This new volume explores what the acquisition of nuclear weapons means for the life of a protracted conflict.
The book argues that the significance of the possession of nuclear weapons in conflict resolution has been previously overlooked. Saira Khan argues that the acquisition of nuclear weapons by states keeps conflicts alive indefinitely, as they are maintained by frequent crises and low-to-medium intensity violence, rather than escalating to full-scale wars. This theory therefore emphasises the importance of nuclear weapons in both war-avoidance and peace-avoidance. The book opens with a section explaining its theory of conflict transformation with nuclear weapons, before testing this against the case study of the India--Pakistan protracted conflict in South Asia.
This book will be of much interest to students of strategic studies, IR and Asian politics and security.
Introduction Part 1: Theory 1. Studies on Conflict Transformation 2. Scholarship on Ramifications of Nuclear Weapons Acquisition 3. Elucidating Conflict Transformation with Nuclear Weapons Part 2: The India-Pakistan Protracted Conflict 4. Life of the Protracted Conflict 5. Introduction of Nuclear Weapons in the Conflict 6. Crises and Wars in the Pre-Nuclear Period 7. Crises and Non-escalation in the Nuclear Period 8. Futile Peace Initiatives in the Midst of Violence 9. Conflict Transformed 10. Potential for Conflict Termination. Conclusion. Bibliography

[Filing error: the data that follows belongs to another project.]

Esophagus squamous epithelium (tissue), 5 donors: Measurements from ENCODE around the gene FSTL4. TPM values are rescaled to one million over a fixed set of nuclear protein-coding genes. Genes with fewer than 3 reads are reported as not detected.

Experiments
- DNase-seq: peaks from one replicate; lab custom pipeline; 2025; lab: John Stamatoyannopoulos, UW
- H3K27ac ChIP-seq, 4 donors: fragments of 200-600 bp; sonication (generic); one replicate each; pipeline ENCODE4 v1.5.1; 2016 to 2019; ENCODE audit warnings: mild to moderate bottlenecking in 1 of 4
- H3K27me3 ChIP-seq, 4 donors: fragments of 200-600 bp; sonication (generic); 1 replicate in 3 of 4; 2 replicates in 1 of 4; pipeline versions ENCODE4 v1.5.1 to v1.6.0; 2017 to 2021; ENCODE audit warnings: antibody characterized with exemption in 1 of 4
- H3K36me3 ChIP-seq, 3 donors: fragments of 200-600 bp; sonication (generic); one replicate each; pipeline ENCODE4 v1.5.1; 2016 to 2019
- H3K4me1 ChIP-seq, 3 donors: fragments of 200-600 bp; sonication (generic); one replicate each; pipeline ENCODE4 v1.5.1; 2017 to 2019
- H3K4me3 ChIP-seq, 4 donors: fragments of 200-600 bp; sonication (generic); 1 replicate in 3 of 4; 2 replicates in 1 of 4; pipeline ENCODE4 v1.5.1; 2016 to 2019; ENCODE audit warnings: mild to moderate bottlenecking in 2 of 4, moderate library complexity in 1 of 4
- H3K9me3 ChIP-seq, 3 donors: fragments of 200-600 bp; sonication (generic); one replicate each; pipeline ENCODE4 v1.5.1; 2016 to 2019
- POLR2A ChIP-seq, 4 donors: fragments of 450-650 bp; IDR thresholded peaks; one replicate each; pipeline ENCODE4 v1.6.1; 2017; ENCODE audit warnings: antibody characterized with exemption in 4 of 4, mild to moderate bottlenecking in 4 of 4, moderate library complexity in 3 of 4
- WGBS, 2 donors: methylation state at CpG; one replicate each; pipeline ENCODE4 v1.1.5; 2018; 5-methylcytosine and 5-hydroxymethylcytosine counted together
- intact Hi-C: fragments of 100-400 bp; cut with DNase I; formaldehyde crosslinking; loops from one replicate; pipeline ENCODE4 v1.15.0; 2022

Few regions of the world are fraught with as many security questions as Asia. Within this region it is possible to study great power rivalries, irredentist conflicts, nuclear and ballistic missile proliferation, secessionist movements, ethnoreligious conflicts and inter-state wars. This series publishes the best possible scholarship on the security issues affecting the region, and includes detailed empirical studies, theoretically oriented case studies and policy-relevant analyses as well as more general works.